Barczablog | Mass in B minor from Toronto Mendelssohn Choir

Leslie Barcza
March 29, 2023


Last night’s performance of the Bach B minor Mass by the Toronto Mendelssohn Choir at Koerner Hall with a baroque orchestra led by their new artistic director Jean-Sébastien Vallée has put us on notice, that maybe Toronto Mendelssohn Choir are changing.

Yes they were already the big choir in town, employed by the Toronto Symphony for their annual Messiahs or an occasional Mahler’s 2nd Symphony, a high-calibre amateur ensemble, with a professional core.

But Vallée’s creative input seems to alter the equation.

For starters, that aforementioned “baroque orchestra”, populated with recognizable local stars such as John Abberger or Alison Mackay, raised the stakes for our experience of JS Bach, under Vallée’s capable leadership.

And then there’s the way the chorus sounded. I did a few double-takes, as I was frankly a bit surprised at how gentle the big choir sounded, especially in the intimacy of Koerner Hall. I think the problem for years was that this was an ensemble who were regularly played like a powerful car that’s driven with the gas pedal to the floor. The power was the priority, not the subtlety.

But Vallée has them singing softly, and even in the climactic numbers, will allow a forte only for a moment here and there, while surrounding a louder note with softer ones. Rests are properly observed, offering silence around the music. Diction is crisp and clean. They sounded precise, musical. The voices are thereby saved rather than spent. No wonder that we saw smiles.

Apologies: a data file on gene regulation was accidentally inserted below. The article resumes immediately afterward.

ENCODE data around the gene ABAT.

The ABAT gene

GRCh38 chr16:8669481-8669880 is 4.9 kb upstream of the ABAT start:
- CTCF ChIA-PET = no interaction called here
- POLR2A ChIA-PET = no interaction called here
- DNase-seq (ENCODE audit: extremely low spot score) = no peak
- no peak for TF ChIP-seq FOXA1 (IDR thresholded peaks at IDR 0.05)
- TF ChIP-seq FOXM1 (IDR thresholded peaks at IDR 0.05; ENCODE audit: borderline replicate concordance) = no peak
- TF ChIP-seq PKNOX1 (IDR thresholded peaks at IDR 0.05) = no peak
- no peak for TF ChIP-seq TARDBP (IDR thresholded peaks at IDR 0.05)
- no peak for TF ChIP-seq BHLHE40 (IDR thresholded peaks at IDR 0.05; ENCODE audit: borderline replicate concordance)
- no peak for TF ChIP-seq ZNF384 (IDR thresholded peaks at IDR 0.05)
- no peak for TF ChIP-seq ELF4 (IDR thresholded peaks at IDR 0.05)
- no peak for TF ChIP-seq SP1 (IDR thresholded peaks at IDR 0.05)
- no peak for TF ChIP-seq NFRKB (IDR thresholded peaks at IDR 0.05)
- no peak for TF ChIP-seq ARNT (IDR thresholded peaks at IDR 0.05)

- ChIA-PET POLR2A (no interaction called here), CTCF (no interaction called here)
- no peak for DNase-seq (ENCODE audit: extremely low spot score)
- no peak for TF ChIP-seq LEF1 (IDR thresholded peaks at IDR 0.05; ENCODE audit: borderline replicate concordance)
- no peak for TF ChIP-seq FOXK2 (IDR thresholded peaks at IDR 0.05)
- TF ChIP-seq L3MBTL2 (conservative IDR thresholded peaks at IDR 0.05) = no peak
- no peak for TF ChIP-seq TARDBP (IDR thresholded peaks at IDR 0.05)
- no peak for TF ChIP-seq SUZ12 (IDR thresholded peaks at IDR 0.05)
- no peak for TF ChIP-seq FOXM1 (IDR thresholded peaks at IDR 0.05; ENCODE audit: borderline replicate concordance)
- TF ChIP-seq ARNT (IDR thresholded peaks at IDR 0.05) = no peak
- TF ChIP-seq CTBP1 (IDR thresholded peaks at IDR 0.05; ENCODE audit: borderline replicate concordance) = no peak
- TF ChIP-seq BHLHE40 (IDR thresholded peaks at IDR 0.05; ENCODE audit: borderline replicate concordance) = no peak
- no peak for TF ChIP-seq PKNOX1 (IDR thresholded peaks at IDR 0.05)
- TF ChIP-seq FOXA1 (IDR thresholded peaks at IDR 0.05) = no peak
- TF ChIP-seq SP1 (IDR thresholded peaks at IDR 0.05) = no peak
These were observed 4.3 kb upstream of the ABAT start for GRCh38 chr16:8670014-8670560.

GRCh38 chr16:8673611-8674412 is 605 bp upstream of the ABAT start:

The soloists came from among the professional ensemble. Yes there were tremendous performances, especially countertenor Simon Honeyman, tenor Nicholas Nicolaidis, mezzo-soprano Rebecca Claborn and soprano Lesley Emma Bouza. But I especially love the politics implicit in using their own talented voices, both in the dramatic moments when they come walking forward from among the choir and when we watch the soloists participate in the big numbers with the rest of the choir. It changes the way I see the work. And it likely changes the relationships within the choir: in a good way.


Read the full review on Barczablog.